“I always thought if I was married I’d be closer to normal” – Whoopi Goldberg 2014

Have you ever heard a comment and have the Holy Spirit sort of say, “Psst, are you paying attention?”  I had one of those moments a couple days ago.  In a TV interview, Whoopi Goldberg said, “I always thought if I was married I’d be closer to normal.”  As I Googled her for more info, I discovered that she tried to be “closer to normal” three times, and is currently not married.  While I enjoy watching Whoopi’s skill as an actress, I know any discussion we might have on spiritual things would be a lively one. 🙂

The moment I heard it, though, I thought, “Yes!  I’ve never said it quite that way, but that is exactly how I have often felt.”

In 1978 I attended a large single’s conference at what was then Garden Grove Community Church in Anaheim, California.  The week held marvelous speakers, good workshops, and a great time to rub shoulders with an eclectic group of singles.  After a few days, though, I grew a bit frustrated because so much of it just didn’t speak to my personal heart.  During a question/answer period with Robert Shuller, a man finally asked why there had been no workshops for those who had never married.  All the workshops were for divorced or widowed folks.  Dr. Shuller didn’t pause even for a second.  “There simply aren’t enough of you around.”  I was shocked.  Even though at the time I was only in my mid-30’s, I already felt very isolated as a single in what seemed to be a married world, and now, I discovered I was in an even more minority group within singles.

Did I want to have gone through the pain of death of a spouse or divorce?  Certainly not.  I did, however, want to know there were others who grieved the loss of what they had never had.  I wanted to know how I could relate better to God in all this.  Instead, I felt my deepest heart cries were being ignored and now I was being told they were not even significant enough to address.  I went through a long period of grief and anger against the God who said He loved the world so much He sent His Son to die for me so I could enter into eternal life.  (John 3:16)  I simply did not feel it!

Of course, now, there has been a huge shift in our society.  There are more never-married folks for a variety of reasons.  Seeing the pain of many shattered marriages has caused some to decide not to make that commitment to one person “for life.”  Having experienced the pain of divorce of parents has made an indelible mark on lives of the children who are adults now, who remember how they felt when they were small.  And, now, “friends with benefits” become easier if couples live together.  Even many Christians have shifted their thinking in these areas, particularly if their children and others dear to them not only live together, but have children without the commitment of marriage.

I believe there are many of us out there like me, however.  Some of us have “stayed the course,” fought temptation, and continue to live in the process of “working out our salvation with fear and trembling.”  Understand that this does not mean that salvation comes as a result of our good works and intentions, however.  Paul continues on in Philippians 2:12-13 that “it is GOD Who works in us to fulfill His good purpose.”  Hallelujah!  Even so, it’s good to hear an “atta boy/atta girl” from friendly cheerleaders once in awhile.  Right?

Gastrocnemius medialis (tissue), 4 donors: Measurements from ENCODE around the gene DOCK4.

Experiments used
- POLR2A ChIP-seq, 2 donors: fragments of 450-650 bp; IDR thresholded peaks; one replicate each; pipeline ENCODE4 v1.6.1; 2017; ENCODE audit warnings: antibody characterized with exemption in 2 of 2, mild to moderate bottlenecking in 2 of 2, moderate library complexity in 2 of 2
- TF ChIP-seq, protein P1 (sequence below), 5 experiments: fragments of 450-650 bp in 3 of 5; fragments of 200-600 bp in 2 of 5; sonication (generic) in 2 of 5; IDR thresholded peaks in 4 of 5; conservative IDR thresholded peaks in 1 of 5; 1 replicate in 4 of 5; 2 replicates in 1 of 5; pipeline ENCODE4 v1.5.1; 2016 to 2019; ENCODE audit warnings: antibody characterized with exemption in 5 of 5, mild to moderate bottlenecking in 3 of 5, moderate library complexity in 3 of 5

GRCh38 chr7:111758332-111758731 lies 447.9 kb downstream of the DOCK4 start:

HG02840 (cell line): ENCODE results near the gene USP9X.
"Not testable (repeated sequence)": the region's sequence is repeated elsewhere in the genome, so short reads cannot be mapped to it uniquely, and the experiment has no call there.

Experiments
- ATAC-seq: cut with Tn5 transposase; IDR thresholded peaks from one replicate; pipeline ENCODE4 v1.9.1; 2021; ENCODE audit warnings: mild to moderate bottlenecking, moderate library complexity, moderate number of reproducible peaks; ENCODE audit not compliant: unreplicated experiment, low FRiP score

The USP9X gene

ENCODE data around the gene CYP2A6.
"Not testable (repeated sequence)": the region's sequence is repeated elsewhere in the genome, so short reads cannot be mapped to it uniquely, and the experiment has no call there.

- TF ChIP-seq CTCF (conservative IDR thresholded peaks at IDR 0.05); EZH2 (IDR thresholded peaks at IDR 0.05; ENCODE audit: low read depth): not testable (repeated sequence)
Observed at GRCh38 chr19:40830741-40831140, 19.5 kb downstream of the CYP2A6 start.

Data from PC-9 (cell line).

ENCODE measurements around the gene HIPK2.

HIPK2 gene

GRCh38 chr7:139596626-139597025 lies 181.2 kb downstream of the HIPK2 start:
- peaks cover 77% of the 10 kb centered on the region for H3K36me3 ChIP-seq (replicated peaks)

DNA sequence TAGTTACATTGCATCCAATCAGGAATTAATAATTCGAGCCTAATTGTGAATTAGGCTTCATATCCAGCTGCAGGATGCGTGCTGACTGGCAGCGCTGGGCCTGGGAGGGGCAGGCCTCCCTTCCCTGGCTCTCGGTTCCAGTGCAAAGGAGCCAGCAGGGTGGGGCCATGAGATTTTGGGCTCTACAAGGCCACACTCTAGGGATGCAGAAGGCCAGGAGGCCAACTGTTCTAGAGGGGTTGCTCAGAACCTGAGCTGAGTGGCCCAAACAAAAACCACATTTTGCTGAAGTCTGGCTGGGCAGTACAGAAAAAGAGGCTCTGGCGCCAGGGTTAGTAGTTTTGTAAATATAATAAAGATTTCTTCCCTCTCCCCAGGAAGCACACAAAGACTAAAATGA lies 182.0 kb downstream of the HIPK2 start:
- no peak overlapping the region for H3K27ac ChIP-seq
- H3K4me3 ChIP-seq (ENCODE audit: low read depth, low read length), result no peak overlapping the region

Unfortunately, though, many of us are not found in churches.  No matter how hard churches try to include everyone, many singles feel unrelated to as they age, and it is simply easier to not attend.  Numerous books and articles have been written asking how churches can better minister to singles, but I know of none which has transformed singles’ ministries on a large scale.  I have discovered, however, that consistent fellowship with other believers is part of the answer to “it’s not good that man be alone” talked about in Genesis 2:18.  The richness I find in friendship with a wide span of generations in my church is priceless.

In the past ten years, we’ve had two sermon series on “God”s Design for Marriage” and one series on “God’s Design for Sex” – which again mainly addressed marriage.  A few regular-attending single folks decided to skip those Sundays.  I sat through every word, even though I had to figure out what was applicable to me.  The rest I tucked away for possible future reference.  It’s still in storage, by the way.

Fortunately, my pastor is approachable, and I became “Miss Burr Under the Saddle” when it came to requesting at least one sermon on singleness.  I inundated his e-mailbox with a great many articles and quotes gleaned from the internet, and, of course, my own copious thoughts.  I have to admit, it took a couple years, but it did result in a “God’s Design for Singleness” sermon.  I still send him articles and, of course, have invited him to access this blog for the real scoop. 🙂

So, do I feel “closer to normal” now that I realize that may have been cause for a deep root of pain I allowed to grow in my heart?  Actually, yes!  God is still in the business of uncovering my real feelings which influence my relationship with Him others, and myself.  The longings for a spouse to grow old – or older – with are planted in the heart by God.  That is a normal thing!  He knows exactly what’s on my mind, and years of talking to Him about those longings have drawn me closer to Him and have removed most of the anger and replaced it with contentment – most days..

So what do you think?  Is this “normal” thing something you have struggled with?  It’s possible that something you share here may be exactly what someone else needs to read.

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